If you are a donor looking for recommendations on how to help in this crisis, please email

Philanthropic and government support

On Feb. 16, CDP hosted a webinar, “A layered disaster: Supporting long-term recovery in Turkey and Syria.” Speakers shared the latest information, including critical needs and gaps, and provide concrete takeaways for funders to effectively support relief and recovery efforts now underway.

The following are examples of grants CDP has provided through its Turkey and Syria Earthquake Recovery Fund:

  • $750,000 to Hayata Destek Dernegi/Support to Life in 2023 to work with earthquake-affected communities in Turkey to implement 90 community-identified projects through the survivor and community-led approach.
  • $40,000 to MapAction in 2023 to provide essential maps and data insights after the earthquakes to assist partners, including United Nations Disaster Assessment and Coordination and the World Health Organization, in responding to the humanitarian emergencies in Turkey and Syria.
  • $250,000 to Building Markets Ltd in 2023 to provide marginalized refugee entrepreneurs with tools and financial recovery plans to restart their small businesses, supporting the economic recovery of their own households and their employees.

The Council on Foundations published a list of resources to guide the philanthropic response to the Turkey and Syria Earthquakes. Candid is tracking the global response to the earthquake in Turkey and Syria, and, as of May 3, there are 361 grants and pledges worth nearly $477 million, including 308 grants worth $267,221,192 and 53 pledges worth $210,211,450.

The UN and humanitarian partners have launched an earthquake Flash Appeal for Syria covering February to March 2023. The Flash Appeal requests $397.6 million to reach 4.9 million people and is complementary to the 2022-2023 Syria Humanitarian Response Plan (HRP). As of April 12, donors had funded 95.8% of the Flash Appeal; however, the HRP was only 6.6% funded.

An earthquake Flash Appeal for Turkey was announced on Feb. 17 and covers February to April 2023. Turkey’s Flash Appeal requests $1 billion to reach 5.2 million people. As of March 23, donors had funded just 18.8% of the Flash Appeal.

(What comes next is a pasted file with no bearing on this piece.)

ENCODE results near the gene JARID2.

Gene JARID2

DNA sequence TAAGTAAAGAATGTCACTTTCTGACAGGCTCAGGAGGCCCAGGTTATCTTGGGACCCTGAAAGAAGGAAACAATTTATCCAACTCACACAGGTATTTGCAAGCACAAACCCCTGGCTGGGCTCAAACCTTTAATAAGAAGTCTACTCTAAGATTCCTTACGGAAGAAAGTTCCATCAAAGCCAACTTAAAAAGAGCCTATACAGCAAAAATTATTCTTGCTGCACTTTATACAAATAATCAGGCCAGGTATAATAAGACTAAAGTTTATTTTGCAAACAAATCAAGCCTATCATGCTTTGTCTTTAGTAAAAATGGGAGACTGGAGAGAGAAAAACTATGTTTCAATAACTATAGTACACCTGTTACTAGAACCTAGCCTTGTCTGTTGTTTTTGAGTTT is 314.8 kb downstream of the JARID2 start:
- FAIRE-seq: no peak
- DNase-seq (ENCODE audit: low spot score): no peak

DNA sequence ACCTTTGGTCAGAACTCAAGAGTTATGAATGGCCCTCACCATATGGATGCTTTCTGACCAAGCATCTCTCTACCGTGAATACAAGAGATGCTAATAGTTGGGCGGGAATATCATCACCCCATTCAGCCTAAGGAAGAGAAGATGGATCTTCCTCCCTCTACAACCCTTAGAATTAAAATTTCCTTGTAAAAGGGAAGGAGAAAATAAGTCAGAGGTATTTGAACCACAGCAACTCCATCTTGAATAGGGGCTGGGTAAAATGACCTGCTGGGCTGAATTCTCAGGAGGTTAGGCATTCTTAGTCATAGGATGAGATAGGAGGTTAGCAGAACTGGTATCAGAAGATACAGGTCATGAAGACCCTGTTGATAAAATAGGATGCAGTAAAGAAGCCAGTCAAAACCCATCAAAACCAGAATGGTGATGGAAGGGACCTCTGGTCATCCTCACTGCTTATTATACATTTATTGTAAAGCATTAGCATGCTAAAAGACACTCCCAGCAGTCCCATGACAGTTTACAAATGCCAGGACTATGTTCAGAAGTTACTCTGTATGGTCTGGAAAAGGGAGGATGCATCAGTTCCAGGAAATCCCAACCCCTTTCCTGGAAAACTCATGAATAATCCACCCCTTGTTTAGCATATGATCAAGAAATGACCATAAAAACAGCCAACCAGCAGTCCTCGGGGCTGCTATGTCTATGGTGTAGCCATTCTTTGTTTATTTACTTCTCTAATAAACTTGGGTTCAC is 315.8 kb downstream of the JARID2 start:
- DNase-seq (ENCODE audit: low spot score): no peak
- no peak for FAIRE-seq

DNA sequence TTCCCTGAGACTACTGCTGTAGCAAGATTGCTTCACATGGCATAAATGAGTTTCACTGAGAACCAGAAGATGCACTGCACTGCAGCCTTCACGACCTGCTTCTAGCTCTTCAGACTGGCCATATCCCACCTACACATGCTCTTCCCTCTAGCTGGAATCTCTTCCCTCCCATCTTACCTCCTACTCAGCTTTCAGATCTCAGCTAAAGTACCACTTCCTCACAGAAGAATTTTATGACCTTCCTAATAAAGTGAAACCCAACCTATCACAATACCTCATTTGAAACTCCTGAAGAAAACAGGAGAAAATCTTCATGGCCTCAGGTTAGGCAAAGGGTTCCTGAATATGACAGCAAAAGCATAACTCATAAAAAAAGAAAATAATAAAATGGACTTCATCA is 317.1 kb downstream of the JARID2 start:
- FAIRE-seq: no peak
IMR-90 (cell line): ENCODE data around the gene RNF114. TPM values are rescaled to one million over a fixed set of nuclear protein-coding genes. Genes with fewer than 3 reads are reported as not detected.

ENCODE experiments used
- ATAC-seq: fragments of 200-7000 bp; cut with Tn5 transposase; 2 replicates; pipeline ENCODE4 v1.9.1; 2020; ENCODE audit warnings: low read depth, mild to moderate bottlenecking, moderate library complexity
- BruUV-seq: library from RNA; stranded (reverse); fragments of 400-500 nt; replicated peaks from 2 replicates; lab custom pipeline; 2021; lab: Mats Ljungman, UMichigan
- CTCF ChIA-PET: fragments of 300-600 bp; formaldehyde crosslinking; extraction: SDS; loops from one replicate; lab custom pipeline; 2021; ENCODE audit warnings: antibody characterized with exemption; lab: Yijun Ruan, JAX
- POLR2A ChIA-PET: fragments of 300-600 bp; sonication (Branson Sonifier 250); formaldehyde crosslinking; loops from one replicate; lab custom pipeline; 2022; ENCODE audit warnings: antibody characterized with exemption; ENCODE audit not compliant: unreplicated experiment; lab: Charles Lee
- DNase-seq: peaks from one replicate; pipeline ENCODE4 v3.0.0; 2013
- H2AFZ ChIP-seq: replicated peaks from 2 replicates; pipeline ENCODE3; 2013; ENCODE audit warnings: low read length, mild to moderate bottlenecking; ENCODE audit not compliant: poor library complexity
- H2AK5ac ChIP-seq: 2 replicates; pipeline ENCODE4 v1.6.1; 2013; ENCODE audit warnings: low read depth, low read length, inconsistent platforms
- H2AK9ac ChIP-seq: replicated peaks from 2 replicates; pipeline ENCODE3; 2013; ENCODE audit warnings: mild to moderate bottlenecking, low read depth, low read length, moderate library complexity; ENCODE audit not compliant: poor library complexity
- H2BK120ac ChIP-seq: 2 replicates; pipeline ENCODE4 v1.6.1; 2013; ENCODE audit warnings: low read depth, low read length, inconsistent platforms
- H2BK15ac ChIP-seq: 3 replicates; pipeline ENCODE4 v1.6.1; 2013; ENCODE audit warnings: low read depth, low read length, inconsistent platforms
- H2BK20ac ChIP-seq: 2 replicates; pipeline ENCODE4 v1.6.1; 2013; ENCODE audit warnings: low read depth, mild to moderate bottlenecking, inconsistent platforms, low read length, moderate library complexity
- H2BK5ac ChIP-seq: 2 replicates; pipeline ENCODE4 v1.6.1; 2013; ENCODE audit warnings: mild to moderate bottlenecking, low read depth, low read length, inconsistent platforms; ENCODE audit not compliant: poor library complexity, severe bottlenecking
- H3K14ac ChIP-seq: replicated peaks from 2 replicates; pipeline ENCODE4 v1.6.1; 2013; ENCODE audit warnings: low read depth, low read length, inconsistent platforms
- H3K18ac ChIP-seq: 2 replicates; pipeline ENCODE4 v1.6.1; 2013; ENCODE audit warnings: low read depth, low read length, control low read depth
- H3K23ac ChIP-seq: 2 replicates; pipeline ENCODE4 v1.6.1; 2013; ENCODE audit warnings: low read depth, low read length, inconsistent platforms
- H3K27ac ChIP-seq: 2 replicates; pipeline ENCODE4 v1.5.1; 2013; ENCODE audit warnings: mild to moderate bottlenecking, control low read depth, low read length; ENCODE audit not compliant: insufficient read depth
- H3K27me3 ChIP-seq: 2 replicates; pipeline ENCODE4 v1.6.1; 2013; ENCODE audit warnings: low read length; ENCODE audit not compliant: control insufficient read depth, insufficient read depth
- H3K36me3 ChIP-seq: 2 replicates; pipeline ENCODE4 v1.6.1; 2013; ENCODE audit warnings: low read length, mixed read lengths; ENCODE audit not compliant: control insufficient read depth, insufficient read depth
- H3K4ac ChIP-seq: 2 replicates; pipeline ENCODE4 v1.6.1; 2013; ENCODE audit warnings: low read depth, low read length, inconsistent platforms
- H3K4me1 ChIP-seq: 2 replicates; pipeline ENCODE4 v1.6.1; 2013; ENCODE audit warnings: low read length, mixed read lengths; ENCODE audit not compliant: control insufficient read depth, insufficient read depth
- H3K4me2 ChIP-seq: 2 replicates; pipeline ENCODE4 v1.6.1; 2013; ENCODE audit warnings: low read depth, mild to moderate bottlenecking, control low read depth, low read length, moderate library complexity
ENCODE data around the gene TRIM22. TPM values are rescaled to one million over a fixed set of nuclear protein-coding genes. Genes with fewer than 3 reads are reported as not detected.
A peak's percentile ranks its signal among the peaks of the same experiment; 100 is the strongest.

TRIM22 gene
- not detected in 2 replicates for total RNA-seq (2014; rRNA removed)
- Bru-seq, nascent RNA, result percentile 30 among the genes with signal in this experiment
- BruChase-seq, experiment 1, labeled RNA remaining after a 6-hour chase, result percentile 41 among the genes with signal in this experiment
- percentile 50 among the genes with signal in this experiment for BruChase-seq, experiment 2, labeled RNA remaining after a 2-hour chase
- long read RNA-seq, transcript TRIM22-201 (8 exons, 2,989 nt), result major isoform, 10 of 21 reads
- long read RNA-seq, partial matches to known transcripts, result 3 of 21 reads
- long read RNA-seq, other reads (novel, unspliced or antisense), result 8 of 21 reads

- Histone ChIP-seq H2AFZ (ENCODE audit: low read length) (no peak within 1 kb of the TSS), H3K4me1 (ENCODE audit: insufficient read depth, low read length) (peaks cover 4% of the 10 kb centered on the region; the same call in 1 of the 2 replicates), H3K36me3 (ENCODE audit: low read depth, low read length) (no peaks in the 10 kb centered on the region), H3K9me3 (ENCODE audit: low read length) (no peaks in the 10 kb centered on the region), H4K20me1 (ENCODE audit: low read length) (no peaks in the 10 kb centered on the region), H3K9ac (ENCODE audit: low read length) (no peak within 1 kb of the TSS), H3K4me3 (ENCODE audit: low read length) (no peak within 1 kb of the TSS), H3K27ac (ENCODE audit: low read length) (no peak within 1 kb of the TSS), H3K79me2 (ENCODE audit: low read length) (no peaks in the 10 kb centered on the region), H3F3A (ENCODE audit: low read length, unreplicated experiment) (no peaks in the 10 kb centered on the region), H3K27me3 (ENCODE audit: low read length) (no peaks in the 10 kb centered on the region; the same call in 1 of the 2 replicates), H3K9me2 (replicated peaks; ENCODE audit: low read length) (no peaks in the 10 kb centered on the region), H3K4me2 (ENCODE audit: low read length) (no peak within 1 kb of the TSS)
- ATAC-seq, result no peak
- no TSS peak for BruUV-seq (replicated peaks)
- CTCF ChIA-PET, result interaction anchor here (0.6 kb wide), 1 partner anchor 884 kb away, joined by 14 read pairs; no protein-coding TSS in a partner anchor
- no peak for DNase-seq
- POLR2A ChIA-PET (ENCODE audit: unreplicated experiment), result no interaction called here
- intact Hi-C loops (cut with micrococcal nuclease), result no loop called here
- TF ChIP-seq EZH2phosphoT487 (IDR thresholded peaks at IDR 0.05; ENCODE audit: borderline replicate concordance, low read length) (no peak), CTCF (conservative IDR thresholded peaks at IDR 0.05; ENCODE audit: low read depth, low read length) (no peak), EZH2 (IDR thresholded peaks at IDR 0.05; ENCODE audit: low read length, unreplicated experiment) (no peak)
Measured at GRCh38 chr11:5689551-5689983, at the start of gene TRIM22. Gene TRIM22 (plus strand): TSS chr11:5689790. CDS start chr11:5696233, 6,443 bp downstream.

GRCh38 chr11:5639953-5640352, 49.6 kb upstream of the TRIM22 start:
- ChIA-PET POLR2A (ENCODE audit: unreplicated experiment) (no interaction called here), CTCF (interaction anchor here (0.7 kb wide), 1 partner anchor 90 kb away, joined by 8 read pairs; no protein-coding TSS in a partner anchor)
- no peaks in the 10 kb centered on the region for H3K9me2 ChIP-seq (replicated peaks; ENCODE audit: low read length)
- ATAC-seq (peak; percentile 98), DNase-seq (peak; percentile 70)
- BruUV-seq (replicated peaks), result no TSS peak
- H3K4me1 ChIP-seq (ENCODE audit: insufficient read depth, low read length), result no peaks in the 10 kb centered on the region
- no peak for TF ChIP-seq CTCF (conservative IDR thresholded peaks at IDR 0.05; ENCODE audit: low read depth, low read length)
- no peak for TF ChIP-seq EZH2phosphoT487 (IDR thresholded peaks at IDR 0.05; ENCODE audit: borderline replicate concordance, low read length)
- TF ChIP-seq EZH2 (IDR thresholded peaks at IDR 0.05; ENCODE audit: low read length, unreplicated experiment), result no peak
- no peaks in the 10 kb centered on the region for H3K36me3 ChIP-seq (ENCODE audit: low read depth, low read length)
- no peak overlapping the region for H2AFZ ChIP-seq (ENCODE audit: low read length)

The UN’s Connecting Business initiative Network in Turkey is actively involved in the response. The network is mobilizing its regional federations to support efforts on the ground. An example of corporate engagement is the partnership between the International Organization for Migration, Amazon and the UPS Foundation, which led to deliveries of humanitarian aid to the earthquake zone in southeast Turkey and northwest Syria.

On Feb. 9, the World Bank announced $1.78 billion in assistance to help with Turkey’s relief and recovery efforts. Immediate assistance totaling $780 million will be provided and an additional $1 billion in operations is also being prepared.

Governments around the world were quick to respond to requests for international assistance, including Arab countries. A day after the earthquake, the United Arab Emirates announced $100 million in humanitarian assistance. Alliance reports that governments and charities across Asia have also been mobilizing to respond to the earthquakes’ devastation.

U.S. President Joe Biden “authorized an immediate U.S. response” in the aftermath of the earthquake. On Feb. 10, the U.S. Agency for International Development (USAID) pledged $85 million for shelter, cold weather supplies, food, water and healthcare. Samantha Power, the USAID director, deployed a Disaster Assistance Response Team. On Feb. 19, U.S. Secretary of State Antony Blinken announced an additional $100 million in aid for Turkey and Syria.

A critical development that should help facilitate additional aid flows into Syria occurred on Feb. 9, when the U.S. Department of the Treasury announced that it was issuing a 180-day “general license” for earthquake relief in Syria, which is effectively a suspension of sanctions.

The European Commission said on March 20 it will support Turkey with $1.07 billion (€1 billion) to help with reconstruction. Ursula von der Leyen, the president of the European Union’s executive arm, also pledged more than $115 million (€108 million) in humanitarian aid for Syria at the opening of a donors’ conference in Brussels. On March 21, around $7.5 billion (€7 billion) were pledged by the international community at the “Together for the people of Türkiye and Syria” International Donors’ Conference.

More ways to help

CDP has also created a list of suggestions for foundations to consider related to disaster giving. These include:

  • Prioritize investments in local organizations: Local humanitarian leaders and organizations play a vital role in providing immediate relief and setting the course for long-term equitable recovery in communities after a disaster or crisis. However, these leaders and organizations are mostly under-resourced and underfunded. Grant to locally-led entities as much as possible. When granting to trusted international partners with deep roots in targeted countries, more consideration should be given to those that empower local and national stakeholders.
  • Take the long view: Even while focusing on immediate needs, remember that it will take some time for the full range of needs to emerge. Be patient in planning for disaster funding. Recovery will take a long time and while recovery efforts can begin immediately, funding will be needed throughout.
  • All funders are disaster philanthropists: Even if your organization does not work in a particular geographic area or fund immediate relief efforts, you can look for ways to tie disaster funding into your existing mission. If you focus on education, health, children or vulnerable populations, disasters present prime opportunities for funding these target populations or thematic areas.
  • Ask the experts: If you are considering supporting an organization that is positioned to work in an affected area, do some research. CDP and InterAction can provide resources and guidance about organizations working in affected communities.